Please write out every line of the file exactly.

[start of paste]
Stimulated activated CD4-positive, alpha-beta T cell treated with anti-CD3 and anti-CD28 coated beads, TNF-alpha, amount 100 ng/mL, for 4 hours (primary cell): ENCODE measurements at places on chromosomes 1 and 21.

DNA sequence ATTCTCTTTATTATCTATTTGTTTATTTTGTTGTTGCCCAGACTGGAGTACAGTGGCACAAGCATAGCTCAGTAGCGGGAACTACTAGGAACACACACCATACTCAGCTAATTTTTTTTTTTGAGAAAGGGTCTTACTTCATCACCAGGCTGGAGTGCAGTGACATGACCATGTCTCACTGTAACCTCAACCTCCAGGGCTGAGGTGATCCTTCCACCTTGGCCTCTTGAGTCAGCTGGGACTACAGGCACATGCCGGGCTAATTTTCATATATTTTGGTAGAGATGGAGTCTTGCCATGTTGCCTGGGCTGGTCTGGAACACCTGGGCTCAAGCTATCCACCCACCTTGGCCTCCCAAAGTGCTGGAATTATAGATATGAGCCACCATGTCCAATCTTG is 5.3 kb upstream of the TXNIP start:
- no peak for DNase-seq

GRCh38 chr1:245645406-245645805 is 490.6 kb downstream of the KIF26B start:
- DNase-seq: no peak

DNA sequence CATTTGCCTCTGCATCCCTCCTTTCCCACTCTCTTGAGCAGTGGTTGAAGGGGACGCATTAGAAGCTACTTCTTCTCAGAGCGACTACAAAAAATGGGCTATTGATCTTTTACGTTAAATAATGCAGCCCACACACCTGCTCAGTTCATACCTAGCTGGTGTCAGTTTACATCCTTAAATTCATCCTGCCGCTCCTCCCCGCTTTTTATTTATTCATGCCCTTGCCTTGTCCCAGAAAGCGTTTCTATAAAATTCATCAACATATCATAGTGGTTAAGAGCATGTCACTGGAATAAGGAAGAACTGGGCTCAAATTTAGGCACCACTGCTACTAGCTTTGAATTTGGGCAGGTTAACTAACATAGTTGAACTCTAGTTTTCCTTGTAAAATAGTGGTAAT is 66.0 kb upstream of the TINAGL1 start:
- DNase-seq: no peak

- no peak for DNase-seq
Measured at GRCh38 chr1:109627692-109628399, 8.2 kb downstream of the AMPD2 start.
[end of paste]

Stimulated activated CD4-positive, alpha-beta T cell treated with anti-CD3 and anti-CD28 coated beads, TNF-alpha, amount 100 ng/mL, for 4 hours (primary cell): ENCODE measurements at places on chromosomes 1 and 21.

DNA sequence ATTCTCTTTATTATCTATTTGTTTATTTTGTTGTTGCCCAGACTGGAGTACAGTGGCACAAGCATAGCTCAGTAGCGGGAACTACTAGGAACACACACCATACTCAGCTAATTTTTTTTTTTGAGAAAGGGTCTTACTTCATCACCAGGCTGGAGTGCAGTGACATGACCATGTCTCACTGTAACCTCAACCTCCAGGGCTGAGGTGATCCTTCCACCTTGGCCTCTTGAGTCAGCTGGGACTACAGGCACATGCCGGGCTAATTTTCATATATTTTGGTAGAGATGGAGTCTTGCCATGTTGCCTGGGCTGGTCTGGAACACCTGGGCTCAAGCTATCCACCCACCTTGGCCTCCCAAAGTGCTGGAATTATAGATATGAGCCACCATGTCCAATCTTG is 5.3 kb upstream of the TXNIP start:
- no peak for DNase-seq

GRCh38 chr1:245645406-245645805 is 490.6 kb downstream of the KIF26B start:
- DNase-seq: no peak

DNA sequence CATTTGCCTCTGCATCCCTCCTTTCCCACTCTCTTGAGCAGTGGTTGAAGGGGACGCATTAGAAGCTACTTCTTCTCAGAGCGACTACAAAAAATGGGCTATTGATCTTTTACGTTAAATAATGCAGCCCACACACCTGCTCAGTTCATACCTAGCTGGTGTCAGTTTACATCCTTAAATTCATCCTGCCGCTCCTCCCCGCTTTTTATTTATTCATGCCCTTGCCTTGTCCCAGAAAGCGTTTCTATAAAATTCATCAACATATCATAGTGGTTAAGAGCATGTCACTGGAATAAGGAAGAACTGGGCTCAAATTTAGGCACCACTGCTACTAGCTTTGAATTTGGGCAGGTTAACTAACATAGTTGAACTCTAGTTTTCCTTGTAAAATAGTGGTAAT is 66.0 kb upstream of the TINAGL1 start:
- DNase-seq: no peak

- no peak for DNase-seq
Measured at GRCh38 chr1:109627692-109628399, 8.2 kb downstream of the AMPD2 start.